Student Writer, Windsor Law LTEC Lab
On Thursday June 28, 2017 the Supreme Court of Canada (the “SCC”) released its highly anticipated decision in the Google Inc. v Equustek Solution Inc. case. The case involves the intersection of censorship, freedom of expression and anti-competition in the context of technology.
Equustek, a manufacturer of networking devices, sought an injunction that would force Google to de-index the website of Equustek’s distributor-turned-competitor, Datalink. Datalink was formerly a distributor of Equustek’s products, until Equustek sued Datalink for infringing its intellectual property rights in 2011. Datalink passed off Equustek’s products as their own by relabeling and repackaging the goods, and also used trade secrets to develop a product similar to Equustek’s product. A number of injunctions were ordered against Datalink, including orders prohibiting the company from selling Equustek products or referring to Equustek on its website. Datalink fled the jurisdiction and refused to comply with the orders so Equustek turned to Google. Equustek requested that Google remove Datalink’s website from its index, which would exclude Datalink web pages from all Google searches. Google only agreed to de-index offending pages from searches conducted using Google Canada’s search engine. Google refused to de-index the entire Datalink website and to de-index the searches in Google search engines worldwide. Equustek sued Google.
The British Columbia Superior Court granted an interlocutory order prohibiting Google from referencing any pages from the Datalink website in search results worldwide during Equustek’s ongoing trial. The British Columbia Court of Appeal upheld this decision. Google appealed to the SCC.
The SCC upheld the order. Writing for the majority (7-2), Justice Abella noted that the “Internet has no borders – its natural habitat is global.” A number of customers buying Equustek’s products and/or visiting Datalink’s website are outside Canada; therefore, says Justice Abella, in order for the injunction to be effective in mitigating the harm suffered by Equustek, it must have global reach.
This outcome is practical from Equustek’s perspective; however, critics worry that the SCC decision may be used as precedent in foreign jurisdictions for ordering the removal of alleged offensive material from indexes across the globe. Michael Geist, Professor at the University of Ottawa Faculty of Law, comments on his blog:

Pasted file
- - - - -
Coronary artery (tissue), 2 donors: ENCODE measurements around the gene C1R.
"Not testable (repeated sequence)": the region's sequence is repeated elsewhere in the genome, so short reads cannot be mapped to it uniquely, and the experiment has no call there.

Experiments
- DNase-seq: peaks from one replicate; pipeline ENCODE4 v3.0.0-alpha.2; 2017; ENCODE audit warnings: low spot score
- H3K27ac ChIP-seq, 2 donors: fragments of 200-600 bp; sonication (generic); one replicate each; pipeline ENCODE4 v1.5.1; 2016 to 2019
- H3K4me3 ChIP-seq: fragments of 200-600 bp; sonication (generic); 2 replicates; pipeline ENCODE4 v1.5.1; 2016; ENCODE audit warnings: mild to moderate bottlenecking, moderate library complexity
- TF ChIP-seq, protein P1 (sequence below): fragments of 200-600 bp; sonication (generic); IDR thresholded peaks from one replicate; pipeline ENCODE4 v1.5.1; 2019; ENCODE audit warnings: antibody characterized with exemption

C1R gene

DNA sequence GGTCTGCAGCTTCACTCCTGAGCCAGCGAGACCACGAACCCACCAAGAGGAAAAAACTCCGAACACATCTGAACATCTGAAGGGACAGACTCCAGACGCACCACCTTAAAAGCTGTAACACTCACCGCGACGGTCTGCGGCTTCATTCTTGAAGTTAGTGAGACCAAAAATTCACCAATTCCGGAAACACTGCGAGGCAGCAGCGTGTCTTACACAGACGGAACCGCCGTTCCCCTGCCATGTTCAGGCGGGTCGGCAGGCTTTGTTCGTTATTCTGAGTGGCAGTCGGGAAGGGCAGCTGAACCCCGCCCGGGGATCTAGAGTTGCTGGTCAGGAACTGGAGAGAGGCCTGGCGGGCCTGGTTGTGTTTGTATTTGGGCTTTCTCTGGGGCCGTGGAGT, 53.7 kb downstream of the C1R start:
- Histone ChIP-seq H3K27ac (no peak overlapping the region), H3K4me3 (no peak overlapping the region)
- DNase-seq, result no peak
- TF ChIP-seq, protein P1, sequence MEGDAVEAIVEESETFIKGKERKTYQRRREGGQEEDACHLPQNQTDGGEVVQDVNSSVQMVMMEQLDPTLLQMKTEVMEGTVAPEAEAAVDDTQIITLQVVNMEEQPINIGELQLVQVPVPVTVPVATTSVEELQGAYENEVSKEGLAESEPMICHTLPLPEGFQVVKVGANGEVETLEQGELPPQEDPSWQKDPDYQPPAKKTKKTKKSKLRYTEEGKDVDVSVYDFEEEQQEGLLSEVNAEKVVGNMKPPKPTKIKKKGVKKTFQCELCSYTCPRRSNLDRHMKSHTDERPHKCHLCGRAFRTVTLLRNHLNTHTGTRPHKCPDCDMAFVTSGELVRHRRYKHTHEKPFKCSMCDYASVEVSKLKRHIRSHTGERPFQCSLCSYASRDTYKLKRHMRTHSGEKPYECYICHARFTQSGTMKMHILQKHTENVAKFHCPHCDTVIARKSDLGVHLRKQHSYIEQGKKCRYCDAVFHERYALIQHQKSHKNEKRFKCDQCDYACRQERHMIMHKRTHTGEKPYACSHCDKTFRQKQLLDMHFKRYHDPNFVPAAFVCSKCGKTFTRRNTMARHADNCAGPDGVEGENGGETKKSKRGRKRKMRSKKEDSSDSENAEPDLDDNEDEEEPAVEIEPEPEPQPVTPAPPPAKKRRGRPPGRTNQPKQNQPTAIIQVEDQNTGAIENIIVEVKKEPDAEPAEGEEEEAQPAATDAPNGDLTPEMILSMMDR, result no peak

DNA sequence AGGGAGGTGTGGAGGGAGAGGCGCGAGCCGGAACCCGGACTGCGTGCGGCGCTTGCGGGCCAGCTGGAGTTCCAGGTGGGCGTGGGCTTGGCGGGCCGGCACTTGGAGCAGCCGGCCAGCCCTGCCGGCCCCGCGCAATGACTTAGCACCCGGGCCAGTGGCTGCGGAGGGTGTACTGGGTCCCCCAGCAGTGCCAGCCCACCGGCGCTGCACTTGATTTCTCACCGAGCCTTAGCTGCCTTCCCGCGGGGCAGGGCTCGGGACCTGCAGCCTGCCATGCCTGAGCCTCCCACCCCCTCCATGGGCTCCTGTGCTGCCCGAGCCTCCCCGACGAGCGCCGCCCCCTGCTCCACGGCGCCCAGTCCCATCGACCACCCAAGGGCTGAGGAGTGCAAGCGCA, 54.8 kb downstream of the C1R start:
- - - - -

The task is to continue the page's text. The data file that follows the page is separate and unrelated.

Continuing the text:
What happens if a Chinese court orders it to remove Taiwanese sites from the index? Or if an Iranian court orders it to remove gay and lesbian sites from the index? Since local content laws differ from country to country, there is a great likelihood of conflicts. That leaves two possible problematic outcomes: local courts deciding what others can access online or companies such as Google selectively deciding which rules they wish to follow.
These concerns were raised by Electronic Frontier Foundation (“EFF”), a US non-profit organization, in a Factum EFF filed with the SCC as an intervener in the Google Inc. v Equustek Solutions Inc. case. EFF argued that the decision had the potential to create a precedent for courts in other jurisdictions to “edit the entire internet.” EFF proposed a more stringent test be used to determine whether to grant the interlocutory order. The organization argued that a court must consider whether a mandatory injunction will offend the core values of other nations, and suggested that the injunction in this matter would be contrary to US policy and laws protecting free speech.
The dissenting opinion delivered by Justices Côté and Rowe presents entirely different reasons for why the court should show restraint in granting the injunctive relief. These reasons include the finality of the order, that Google did not aid or abet Datalink in carrying on business, and that there was no evidence that the injunctive relief would be an effective remedy. Justices Côté and Rowe also disagreed with the trial judge who commented, “Google is inadvertently facilitating” the reprehensible conduct of Datalink; the dissenting opinion points out that even if Google de-indexes the websites, the web pages will still be accessible through different search engines.
I disagree with the dissenting opinion that removing Datalink’s websites in their entirety from Google’s indexes is ineffective. Google is a behemoth. It is by far the most popular search engine and many modern businesses depend on Google to direct customer traffic to their sites. Nevertheless, what might be an effective remedy for Equustek, may come at an unfortunate cost for other internet users around the world. The decision does leave open the interpretation that it can be used as precedent for requesting global takedowns of information on the internet. There is a risk that this decision will be used inappropriately in other jurisdictions, and perhaps the SCC should have attempted to mitigate the risk in their reasons. For now, we will have to wait and see how this decision is applied or looked to elsewhere.